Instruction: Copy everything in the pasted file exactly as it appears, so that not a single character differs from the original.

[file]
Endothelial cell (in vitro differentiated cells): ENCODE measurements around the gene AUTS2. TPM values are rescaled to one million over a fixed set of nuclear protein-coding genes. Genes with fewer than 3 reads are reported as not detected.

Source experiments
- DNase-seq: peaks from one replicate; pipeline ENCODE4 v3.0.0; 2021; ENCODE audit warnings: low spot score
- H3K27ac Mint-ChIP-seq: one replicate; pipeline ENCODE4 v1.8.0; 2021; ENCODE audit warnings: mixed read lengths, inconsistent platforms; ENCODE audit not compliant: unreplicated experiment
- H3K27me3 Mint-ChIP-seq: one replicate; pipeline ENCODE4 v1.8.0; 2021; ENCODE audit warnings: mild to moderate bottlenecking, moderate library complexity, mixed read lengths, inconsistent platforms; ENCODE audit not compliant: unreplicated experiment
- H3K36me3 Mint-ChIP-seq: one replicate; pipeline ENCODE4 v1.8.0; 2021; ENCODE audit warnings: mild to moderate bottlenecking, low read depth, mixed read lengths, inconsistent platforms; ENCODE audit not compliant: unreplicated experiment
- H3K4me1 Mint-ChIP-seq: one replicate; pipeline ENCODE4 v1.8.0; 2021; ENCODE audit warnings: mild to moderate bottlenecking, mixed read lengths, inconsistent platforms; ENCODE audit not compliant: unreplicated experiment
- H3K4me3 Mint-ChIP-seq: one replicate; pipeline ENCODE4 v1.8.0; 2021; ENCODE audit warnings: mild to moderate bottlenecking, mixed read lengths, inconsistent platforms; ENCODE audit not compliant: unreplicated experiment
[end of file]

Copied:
Endothelial cell (in vitro differentiated cells): ENCODE measurements around the gene AUTS2. TPM values are rescaled to one million over a fixed set of nuclear protein-coding genes. Genes with fewer than 3 reads are reported as not detected.

Source experiments
- DNase-seq: peaks from one replicate; pipeline ENCODE4 v3.0.0; 2021; ENCODE audit warnings: low spot score
- H3K27ac Mint-ChIP-seq: one replicate; pipeline ENCODE4 v1.8.0; 2021; ENCODE audit warnings: mixed read lengths, inconsistent platforms; ENCODE audit not compliant: unreplicated experiment
- H3K27me3 Mint-ChIP-seq: one replicate; pipeline ENCODE4 v1.8.0; 2021; ENCODE audit warnings: mild to moderate bottlenecking, moderate library complexity, mixed read lengths, inconsistent platforms; ENCODE audit not compliant: unreplicated experiment
- H3K36me3 Mint-ChIP-seq: one replicate; pipeline ENCODE4 v1.8.0; 2021; ENCODE audit warnings: mild to moderate bottlenecking, low read depth, mixed read lengths, inconsistent platforms; ENCODE audit not compliant: unreplicated experiment
- H3K4me1 Mint-ChIP-seq: one replicate; pipeline ENCODE4 v1.8.0; 2021; ENCODE audit warnings: mild to moderate bottlenecking, mixed read lengths, inconsistent platforms; ENCODE audit not compliant: unreplicated experiment
- H3K4me3 Mint-ChIP-seq: one replicate; pipeline ENCODE4 v1.8.0; 2021; ENCODE audit warnings: mild to moderate bottlenecking, mixed read lengths, inconsistent platforms; ENCODE audit not compliant: unreplicated experiment